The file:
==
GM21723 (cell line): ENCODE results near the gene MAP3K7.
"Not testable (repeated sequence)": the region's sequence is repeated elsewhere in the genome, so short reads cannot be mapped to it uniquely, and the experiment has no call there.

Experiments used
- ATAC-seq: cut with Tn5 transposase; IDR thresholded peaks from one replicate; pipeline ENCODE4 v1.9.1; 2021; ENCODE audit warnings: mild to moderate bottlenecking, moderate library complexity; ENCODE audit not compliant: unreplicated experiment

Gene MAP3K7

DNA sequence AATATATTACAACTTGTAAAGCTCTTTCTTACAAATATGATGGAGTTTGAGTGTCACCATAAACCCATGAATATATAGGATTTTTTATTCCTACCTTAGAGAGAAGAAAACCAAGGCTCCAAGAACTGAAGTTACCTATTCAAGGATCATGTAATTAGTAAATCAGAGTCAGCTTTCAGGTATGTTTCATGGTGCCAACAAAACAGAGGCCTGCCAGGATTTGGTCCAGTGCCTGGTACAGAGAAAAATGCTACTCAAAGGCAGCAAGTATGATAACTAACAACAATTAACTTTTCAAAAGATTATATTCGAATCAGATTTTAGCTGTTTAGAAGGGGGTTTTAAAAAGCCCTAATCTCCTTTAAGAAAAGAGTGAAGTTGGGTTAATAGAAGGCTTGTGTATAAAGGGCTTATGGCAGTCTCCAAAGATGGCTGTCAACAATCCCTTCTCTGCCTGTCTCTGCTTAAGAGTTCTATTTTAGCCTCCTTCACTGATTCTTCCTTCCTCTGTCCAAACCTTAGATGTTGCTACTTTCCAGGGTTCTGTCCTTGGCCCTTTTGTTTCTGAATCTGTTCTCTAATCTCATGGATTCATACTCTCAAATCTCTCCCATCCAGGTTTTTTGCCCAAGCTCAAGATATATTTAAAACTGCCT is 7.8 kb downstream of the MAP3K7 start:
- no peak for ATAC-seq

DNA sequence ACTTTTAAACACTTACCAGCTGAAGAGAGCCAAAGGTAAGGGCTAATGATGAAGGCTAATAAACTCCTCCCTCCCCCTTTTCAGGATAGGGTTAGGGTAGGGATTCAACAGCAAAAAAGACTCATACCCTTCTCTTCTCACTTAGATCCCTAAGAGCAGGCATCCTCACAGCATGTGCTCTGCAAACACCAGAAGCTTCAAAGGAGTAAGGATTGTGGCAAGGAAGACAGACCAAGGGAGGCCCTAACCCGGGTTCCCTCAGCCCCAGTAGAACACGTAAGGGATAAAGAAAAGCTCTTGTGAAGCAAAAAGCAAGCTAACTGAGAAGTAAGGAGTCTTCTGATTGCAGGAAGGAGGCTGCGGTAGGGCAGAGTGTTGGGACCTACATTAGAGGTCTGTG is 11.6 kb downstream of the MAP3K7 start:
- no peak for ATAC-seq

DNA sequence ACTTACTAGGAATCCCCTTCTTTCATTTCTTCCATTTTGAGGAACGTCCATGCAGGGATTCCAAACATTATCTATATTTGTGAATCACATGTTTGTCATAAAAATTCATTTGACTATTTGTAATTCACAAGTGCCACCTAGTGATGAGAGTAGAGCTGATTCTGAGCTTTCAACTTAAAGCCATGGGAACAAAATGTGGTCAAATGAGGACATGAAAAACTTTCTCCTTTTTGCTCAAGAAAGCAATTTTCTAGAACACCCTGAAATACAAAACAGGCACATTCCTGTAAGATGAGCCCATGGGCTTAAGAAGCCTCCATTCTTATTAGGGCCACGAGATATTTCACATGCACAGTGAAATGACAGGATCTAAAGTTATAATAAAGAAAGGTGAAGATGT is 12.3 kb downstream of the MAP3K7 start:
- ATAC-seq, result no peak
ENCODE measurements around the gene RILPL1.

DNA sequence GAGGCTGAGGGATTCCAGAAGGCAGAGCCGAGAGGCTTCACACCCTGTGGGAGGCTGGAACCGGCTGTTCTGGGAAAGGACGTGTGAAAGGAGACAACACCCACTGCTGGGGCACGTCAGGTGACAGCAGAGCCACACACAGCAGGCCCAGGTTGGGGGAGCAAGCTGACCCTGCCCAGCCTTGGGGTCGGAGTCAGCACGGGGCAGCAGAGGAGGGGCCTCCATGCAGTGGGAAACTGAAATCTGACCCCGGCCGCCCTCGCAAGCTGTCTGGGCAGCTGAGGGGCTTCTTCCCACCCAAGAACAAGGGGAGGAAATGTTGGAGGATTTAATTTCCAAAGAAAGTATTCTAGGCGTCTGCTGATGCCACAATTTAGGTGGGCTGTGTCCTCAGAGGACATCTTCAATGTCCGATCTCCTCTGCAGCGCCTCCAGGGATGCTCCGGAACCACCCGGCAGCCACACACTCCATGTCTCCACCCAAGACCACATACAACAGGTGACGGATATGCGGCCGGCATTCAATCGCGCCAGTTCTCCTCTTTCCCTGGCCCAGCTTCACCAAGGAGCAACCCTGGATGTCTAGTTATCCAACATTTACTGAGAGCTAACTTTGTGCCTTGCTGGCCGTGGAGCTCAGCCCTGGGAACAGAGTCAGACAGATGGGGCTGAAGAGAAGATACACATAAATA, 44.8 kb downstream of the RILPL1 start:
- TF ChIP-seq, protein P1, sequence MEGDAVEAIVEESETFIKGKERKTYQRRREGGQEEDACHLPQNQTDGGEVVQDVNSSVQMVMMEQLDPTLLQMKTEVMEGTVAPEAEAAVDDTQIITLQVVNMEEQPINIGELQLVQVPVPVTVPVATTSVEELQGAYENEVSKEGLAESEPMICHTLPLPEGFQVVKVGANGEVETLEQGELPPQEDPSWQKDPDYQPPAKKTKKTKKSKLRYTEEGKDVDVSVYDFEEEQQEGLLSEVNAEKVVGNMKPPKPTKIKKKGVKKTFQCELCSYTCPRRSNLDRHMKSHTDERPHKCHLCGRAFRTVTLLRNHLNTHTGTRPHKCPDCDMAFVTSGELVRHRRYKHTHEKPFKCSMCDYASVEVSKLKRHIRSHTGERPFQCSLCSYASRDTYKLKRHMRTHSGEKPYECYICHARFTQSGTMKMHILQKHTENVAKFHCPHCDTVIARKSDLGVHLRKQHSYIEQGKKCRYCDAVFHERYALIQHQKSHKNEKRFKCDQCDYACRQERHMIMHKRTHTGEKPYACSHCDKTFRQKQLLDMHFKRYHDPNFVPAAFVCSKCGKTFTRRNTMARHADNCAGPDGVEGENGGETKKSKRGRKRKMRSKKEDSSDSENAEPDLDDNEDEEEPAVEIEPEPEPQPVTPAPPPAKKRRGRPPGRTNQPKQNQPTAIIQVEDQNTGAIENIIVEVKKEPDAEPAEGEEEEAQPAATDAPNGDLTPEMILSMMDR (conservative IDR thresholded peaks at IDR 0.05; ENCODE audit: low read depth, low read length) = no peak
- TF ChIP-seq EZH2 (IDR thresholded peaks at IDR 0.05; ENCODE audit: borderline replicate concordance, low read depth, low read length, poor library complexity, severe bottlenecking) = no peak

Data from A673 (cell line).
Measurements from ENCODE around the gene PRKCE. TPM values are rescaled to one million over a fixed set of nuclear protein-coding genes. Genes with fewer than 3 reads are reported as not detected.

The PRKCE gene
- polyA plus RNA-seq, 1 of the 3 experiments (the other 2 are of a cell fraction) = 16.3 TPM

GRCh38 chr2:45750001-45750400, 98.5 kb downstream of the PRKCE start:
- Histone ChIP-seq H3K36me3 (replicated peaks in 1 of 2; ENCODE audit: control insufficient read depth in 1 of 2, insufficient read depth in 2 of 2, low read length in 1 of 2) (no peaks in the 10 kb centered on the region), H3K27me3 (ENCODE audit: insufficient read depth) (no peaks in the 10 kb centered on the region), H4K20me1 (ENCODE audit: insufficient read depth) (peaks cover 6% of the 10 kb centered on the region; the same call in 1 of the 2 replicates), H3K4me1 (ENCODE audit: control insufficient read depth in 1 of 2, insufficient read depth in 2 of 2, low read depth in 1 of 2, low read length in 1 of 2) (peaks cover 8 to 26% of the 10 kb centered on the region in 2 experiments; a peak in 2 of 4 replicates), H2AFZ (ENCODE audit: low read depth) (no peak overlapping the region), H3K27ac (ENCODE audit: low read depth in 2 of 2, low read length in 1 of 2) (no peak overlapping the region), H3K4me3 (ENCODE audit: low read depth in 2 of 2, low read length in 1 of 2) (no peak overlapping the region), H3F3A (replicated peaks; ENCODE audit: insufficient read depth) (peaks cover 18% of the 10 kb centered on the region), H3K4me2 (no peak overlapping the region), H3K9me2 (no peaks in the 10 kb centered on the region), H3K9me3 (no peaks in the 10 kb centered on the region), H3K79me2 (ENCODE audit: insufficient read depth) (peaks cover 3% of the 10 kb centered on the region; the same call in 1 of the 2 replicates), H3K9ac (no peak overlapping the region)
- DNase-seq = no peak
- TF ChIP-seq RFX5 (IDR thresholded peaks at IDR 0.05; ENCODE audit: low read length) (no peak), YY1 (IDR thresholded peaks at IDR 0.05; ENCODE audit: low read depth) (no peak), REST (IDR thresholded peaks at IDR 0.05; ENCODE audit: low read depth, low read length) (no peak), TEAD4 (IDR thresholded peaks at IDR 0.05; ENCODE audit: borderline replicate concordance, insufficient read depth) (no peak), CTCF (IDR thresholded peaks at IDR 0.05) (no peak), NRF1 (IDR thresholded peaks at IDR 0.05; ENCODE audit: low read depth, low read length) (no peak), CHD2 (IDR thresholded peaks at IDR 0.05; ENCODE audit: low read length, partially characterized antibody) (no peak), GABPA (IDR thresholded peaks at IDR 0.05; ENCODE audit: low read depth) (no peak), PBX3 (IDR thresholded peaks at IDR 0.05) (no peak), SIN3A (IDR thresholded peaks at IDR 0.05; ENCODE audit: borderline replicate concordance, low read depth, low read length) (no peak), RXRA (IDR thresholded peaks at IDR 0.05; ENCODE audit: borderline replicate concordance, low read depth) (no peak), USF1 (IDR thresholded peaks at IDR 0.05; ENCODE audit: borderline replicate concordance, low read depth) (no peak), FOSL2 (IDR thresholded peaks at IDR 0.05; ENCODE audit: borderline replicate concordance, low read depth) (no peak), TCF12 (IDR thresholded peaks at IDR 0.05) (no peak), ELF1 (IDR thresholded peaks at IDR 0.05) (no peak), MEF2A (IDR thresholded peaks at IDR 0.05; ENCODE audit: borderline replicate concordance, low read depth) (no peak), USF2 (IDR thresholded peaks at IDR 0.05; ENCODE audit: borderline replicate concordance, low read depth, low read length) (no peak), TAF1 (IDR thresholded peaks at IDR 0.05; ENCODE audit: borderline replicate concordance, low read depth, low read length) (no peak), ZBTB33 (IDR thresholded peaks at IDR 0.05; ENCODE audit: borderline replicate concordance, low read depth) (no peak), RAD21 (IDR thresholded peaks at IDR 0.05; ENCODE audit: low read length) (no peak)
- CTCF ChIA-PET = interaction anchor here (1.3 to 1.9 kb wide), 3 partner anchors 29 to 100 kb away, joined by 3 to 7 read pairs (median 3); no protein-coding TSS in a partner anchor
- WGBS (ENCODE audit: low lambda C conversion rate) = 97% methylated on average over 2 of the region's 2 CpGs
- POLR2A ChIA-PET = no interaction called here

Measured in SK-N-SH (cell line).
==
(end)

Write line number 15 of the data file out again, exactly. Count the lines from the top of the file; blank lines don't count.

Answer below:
- TF ChIP-seq EZH2 (IDR thresholded peaks at IDR 0.05; ENCODE audit: borderline replicate concordance, low read depth, low read length, poor library complexity, severe bottlenecking) = no peak